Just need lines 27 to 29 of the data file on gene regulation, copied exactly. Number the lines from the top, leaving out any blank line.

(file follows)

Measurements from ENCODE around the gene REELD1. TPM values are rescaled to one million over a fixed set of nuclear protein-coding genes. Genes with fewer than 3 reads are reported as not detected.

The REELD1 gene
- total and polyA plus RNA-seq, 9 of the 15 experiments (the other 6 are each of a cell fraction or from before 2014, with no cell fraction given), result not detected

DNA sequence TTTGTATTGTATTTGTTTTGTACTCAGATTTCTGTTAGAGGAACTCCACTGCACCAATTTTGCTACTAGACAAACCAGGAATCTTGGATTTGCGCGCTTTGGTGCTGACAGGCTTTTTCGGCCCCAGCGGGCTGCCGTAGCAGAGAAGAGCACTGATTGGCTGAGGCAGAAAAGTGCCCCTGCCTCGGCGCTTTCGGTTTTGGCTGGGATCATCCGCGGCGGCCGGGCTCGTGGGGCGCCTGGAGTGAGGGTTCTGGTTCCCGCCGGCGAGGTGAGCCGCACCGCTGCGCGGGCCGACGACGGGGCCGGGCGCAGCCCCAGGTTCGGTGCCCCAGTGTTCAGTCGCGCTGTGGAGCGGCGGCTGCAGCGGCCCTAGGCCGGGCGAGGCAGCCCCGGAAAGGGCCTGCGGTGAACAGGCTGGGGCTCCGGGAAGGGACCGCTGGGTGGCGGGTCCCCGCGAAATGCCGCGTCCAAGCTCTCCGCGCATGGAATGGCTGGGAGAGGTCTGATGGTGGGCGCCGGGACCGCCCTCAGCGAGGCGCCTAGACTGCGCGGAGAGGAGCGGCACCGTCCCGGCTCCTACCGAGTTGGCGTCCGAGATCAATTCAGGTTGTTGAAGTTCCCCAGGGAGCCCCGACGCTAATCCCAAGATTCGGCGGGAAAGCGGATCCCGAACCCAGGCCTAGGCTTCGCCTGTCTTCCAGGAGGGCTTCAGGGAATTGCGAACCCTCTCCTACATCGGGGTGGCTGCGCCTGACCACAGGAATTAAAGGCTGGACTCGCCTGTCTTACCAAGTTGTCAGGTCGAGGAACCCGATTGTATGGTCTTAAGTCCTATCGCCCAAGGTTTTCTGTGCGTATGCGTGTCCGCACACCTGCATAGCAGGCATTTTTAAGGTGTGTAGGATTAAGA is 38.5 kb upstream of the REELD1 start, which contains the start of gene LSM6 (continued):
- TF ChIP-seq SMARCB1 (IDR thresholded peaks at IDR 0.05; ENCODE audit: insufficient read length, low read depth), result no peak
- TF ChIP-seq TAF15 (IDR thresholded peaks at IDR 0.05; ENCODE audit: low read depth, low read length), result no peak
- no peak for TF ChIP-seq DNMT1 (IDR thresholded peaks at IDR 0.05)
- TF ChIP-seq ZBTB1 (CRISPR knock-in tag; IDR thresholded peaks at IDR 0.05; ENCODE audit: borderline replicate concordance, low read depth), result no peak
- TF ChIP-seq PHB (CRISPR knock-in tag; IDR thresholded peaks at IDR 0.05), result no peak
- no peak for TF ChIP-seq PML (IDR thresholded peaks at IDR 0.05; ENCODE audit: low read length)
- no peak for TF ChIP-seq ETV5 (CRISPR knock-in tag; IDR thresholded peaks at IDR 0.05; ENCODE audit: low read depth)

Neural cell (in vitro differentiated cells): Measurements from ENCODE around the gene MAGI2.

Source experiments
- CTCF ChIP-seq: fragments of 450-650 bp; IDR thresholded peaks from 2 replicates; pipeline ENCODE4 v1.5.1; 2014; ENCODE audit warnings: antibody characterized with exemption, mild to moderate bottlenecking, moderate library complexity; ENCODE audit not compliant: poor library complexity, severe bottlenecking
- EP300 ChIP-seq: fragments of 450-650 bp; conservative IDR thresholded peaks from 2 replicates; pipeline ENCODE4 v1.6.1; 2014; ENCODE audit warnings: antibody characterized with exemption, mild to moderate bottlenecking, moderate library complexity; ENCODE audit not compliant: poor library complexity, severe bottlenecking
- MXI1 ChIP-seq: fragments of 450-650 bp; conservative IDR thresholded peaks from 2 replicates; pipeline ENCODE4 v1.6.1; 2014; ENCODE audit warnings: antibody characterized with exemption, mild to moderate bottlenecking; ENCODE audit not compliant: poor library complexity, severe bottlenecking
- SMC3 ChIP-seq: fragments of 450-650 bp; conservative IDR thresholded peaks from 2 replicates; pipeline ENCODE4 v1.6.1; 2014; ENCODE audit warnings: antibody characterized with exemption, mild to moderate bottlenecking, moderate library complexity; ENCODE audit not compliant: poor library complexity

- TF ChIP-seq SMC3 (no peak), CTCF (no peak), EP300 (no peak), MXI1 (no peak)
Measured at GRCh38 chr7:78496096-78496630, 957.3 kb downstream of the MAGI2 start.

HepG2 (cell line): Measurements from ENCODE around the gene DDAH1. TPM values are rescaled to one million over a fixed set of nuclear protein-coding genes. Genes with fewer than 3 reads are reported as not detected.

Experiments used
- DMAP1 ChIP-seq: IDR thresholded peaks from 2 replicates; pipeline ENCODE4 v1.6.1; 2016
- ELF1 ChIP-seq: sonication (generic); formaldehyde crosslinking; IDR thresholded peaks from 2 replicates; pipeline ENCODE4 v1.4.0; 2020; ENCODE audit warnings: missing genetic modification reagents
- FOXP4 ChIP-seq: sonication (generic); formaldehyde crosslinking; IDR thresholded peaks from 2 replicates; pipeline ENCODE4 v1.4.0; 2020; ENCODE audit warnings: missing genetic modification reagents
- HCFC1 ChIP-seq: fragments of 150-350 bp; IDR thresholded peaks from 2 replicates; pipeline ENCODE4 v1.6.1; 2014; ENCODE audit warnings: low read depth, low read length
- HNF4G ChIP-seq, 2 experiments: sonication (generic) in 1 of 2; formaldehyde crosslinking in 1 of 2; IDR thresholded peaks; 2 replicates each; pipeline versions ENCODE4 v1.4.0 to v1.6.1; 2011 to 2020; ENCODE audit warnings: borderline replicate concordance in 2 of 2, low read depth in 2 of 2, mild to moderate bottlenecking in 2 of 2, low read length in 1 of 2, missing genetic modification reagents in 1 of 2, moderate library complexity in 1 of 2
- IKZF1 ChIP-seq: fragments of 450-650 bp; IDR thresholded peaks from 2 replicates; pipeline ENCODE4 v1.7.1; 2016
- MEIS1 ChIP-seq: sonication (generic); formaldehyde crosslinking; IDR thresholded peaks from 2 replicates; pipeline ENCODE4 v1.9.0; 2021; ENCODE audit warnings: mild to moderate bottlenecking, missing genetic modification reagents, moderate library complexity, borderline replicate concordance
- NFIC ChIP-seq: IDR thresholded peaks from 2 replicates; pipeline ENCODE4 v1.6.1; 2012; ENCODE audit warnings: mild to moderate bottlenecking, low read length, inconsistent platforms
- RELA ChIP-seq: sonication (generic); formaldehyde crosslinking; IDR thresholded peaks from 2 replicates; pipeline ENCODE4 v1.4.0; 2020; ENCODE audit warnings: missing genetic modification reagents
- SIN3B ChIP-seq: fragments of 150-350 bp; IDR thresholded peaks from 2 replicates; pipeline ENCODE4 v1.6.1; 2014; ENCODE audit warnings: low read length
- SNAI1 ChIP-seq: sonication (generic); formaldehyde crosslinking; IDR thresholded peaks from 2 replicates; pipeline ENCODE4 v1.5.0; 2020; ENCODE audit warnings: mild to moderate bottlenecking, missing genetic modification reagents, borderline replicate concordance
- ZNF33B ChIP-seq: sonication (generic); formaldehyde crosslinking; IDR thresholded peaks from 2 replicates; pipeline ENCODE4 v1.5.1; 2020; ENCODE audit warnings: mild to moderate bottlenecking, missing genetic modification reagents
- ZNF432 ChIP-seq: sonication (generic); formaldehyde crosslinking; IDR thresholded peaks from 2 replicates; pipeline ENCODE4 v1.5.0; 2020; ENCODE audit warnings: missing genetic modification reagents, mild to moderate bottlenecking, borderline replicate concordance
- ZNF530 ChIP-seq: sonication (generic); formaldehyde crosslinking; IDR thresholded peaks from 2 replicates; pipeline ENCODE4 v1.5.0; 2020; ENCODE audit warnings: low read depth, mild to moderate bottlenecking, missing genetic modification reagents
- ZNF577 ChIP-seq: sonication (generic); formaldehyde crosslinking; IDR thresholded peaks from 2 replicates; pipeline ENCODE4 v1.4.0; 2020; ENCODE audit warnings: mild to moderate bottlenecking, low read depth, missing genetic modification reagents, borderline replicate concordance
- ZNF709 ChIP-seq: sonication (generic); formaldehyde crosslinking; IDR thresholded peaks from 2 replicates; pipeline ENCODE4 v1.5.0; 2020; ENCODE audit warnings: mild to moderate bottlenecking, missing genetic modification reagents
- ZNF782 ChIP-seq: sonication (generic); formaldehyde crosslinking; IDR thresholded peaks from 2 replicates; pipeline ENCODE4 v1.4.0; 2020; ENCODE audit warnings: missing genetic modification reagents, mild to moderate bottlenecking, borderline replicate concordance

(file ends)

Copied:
- IKZF1 ChIP-seq: fragments of 450-650 bp; IDR thresholded peaks from 2 replicates; pipeline ENCODE4 v1.7.1; 2016
- MEIS1 ChIP-seq: sonication (generic); formaldehyde crosslinking; IDR thresholded peaks from 2 replicates; pipeline ENCODE4 v1.9.0; 2021; ENCODE audit warnings: mild to moderate bottlenecking, missing genetic modification reagents, moderate library complexity, borderline replicate concordance
- NFIC ChIP-seq: IDR thresholded peaks from 2 replicates; pipeline ENCODE4 v1.6.1; 2012; ENCODE audit warnings: mild to moderate bottlenecking, low read length, inconsistent platforms